During the time I was on hiatus from training, but working as a psychologist, utilizing, as Kateri said, my martial arts training in my psychology practice, I had a confrontation with a violent patient.  I'll call her Joan.  Joan was a woman I had treated a number of times in the hospital.  She was now an out-patient, but needed to be re-hospitalized.   She was suicidal and homicidal.  I evaluated her in the office and determined she needed to be taken to a hospital.  I called the ambulance service and Joan and I waited for their arrival.  Joan grew progressively more distraught and angry.  She decided she wasn't going to go to the hospital and was going to leave the office.  As she moved toward the door, I stepped between the door and Joan. (i.e. I stepped onto the mat.)  I stood with my back against the door with Joan facing me nose-to-nose.  She was a very large and very angry woman who was terribly frightened.  She was close enough to me that I could feel her breathing on my face and I could see the pupils of her eyes changing as she spoke.  I knew it was vital for both our safety that, regardless of how I felt inside, I had to appear calm and in control.  This calm in the face of adversity comes from both my psychology experience and from martial arts training.  If Joan sensed I was feeling out of control or too fearful, it would have escalated her feeling out of control and she would have acted violently.  I explained to her that I was sorry for her loss of dignity in all this.  I suggested she should decide how she wanted to get to the hospital.  She could suffer a further loss of her already diminished dignity and have the paramedics restrain her and carry her on the gurney out of the building and into the ambulance.   Or, she could retain what dignity she had left and calmly walk out of the building without drawing any attention to herself and get into the ambulance.  After some thought she chose the dignified option.  Under the circumstances, this woman could have seriously hurt herself and me in the confrontation.   She was bigger, stronger, and angrier than I, so I had to use my verbal skills to our advantage.  I was "on the mat" with Joan and I was responsible for the care and safety of both of us.   Later Joan told me that she chose the dignified option because she experienced me as in control and confident in what I was doing - she felt that I was able to care for her at that moment when she couldn't care for herself.  Thus she felt safe in taking my suggestion.

Lesson 3:  The journey never ends: Karate and the practice/teaching of psychology

When I had been teaching doctoral psychology students for about 10 years, a student asked me, "When did you actually come to know what you were doing?"  I though for a moment and replied, "Last Wednesday, about noon.  I was crossing the street at lunch and thinking about what I do as a psychologist and how I felt about my work, and I concluded that I was doing exactly what I hoped to be doing when I went away to college many years before, and I thought I was pretty good at what I was doing."  Had I mastered my craft?  I had just received the equivalent of a Master Instructor's credential in my specialty, so I must have mastered my discipline, right?  No, not really.  I came to appreciate and understand that there is always more to know and do beyond where I am at any point in time.  I was at a point on a developmental continuum.  At one end of the continuum was the novice.  I wasn't a novice any longer.  At the other end of the continuum, well, there really isn't another end of the continuum.  The closer you get to that "other" end, the further back that other end moves.  After all these years of teaching, studying, and practicing [psychology], I've fielded a vast array of questions from students and patients.  I probably thought I'd heard most of them; until this one.  A new patient asked me, "So, how good are you?"  Suddenly, I didn't feel so masterful.  How I answered his question could solidify our therapeutic relationship so we could move forward and I could help him, or it could bring to an end any chances of our working together.   Thus, my answer to him had to draw from my experience across my developmental continuum while being reminded of my uncle's caution, "use your head, there's always someone bigger, stronger, and faster than you."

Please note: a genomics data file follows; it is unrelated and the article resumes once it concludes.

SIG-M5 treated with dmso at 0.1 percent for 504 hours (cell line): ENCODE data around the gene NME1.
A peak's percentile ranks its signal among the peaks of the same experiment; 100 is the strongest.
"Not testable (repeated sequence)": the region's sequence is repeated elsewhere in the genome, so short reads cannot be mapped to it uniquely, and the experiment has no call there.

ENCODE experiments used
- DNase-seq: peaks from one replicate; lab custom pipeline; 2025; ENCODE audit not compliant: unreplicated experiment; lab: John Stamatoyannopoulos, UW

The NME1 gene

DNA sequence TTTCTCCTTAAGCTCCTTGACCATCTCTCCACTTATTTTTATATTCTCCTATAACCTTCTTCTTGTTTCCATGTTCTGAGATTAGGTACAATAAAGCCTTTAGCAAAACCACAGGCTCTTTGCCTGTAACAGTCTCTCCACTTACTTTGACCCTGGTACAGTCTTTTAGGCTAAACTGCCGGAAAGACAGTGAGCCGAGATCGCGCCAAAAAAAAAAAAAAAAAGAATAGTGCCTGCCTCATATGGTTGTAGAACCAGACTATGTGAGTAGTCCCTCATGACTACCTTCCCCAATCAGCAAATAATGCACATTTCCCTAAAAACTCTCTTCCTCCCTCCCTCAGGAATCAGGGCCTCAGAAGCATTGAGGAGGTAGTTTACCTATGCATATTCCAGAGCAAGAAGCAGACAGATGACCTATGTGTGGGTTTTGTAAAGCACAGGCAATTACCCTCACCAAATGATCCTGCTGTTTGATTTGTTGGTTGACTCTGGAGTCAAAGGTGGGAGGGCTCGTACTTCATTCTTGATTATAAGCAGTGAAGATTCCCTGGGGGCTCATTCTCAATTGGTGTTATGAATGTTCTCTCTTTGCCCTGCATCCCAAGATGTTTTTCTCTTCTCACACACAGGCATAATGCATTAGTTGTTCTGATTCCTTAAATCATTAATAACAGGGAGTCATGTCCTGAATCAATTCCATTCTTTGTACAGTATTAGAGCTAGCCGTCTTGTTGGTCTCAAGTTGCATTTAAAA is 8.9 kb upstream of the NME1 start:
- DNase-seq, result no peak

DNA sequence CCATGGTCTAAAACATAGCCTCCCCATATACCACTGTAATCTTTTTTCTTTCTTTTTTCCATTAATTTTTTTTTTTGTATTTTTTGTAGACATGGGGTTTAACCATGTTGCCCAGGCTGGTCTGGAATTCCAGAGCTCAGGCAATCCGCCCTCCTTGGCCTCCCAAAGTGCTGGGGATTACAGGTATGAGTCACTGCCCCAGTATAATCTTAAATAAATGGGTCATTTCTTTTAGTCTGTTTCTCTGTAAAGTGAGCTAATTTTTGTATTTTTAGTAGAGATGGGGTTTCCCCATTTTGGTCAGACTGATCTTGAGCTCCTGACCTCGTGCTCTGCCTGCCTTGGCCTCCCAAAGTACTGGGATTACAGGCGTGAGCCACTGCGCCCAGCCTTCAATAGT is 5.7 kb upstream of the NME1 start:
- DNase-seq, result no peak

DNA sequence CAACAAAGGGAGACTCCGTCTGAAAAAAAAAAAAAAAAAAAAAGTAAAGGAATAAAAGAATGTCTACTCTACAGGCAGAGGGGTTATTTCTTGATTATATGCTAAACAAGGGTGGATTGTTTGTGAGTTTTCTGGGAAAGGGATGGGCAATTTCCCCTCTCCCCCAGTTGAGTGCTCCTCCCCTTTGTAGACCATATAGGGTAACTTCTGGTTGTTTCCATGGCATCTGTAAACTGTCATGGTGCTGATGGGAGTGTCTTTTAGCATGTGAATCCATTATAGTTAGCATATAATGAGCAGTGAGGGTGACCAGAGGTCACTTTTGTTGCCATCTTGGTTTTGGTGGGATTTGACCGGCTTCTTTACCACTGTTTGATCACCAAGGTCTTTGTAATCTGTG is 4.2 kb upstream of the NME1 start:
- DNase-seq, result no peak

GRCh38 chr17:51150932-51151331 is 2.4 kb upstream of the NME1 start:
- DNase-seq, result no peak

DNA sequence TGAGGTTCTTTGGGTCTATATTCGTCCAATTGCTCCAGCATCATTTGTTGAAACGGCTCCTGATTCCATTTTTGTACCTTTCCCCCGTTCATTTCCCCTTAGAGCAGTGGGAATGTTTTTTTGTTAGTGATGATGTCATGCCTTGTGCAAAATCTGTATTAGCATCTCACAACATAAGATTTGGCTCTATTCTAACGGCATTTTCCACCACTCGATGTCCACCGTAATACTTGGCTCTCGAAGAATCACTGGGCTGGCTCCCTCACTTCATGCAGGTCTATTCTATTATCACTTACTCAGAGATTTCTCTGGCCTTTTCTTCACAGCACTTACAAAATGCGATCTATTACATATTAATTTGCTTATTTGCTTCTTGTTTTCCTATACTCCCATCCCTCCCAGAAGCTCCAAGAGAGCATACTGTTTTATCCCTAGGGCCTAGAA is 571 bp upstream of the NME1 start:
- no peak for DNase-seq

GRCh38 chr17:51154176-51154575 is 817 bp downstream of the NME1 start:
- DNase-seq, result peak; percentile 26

Erik Erikson taught us (psychologists) that human development doesn't end at age 18, as we long thought, but it continues throughout life.  Even into our 70s and older, we negotiate developmental changes.  Thus it makes sense that there really is no endpoint to that continuum.  This, of course, wasn't good news for my students.  After having spent close to 10 years in college pursuing their bachelor, master, and now doctoral degrees, and understanding there would be a post-doctoral period of further training and development, they were kind of hoping to see the light at the end of the tunnel in the next couple of years or so.  The American Psychological Association tells us that that the doctoral degree is the "minimum entry level" credential for psychologists.  What did most of our instructors tell us as we received our black belts?  "Now the real training begins."  Now the journey begins...and the journey never ends...

Finally, we see this cyclical process, this unending journey, manifest in the appearance of one's black belt.  As the wearer acquired more knowledge, skill, and experience the appearance of their belt changes.  As one's experience and knowledge increases, the black color begins to fade and eventually the underlying basic structure of the black belt emerges.  After many years journey, the black belt becomes white as the wearer approaches full circle in their development.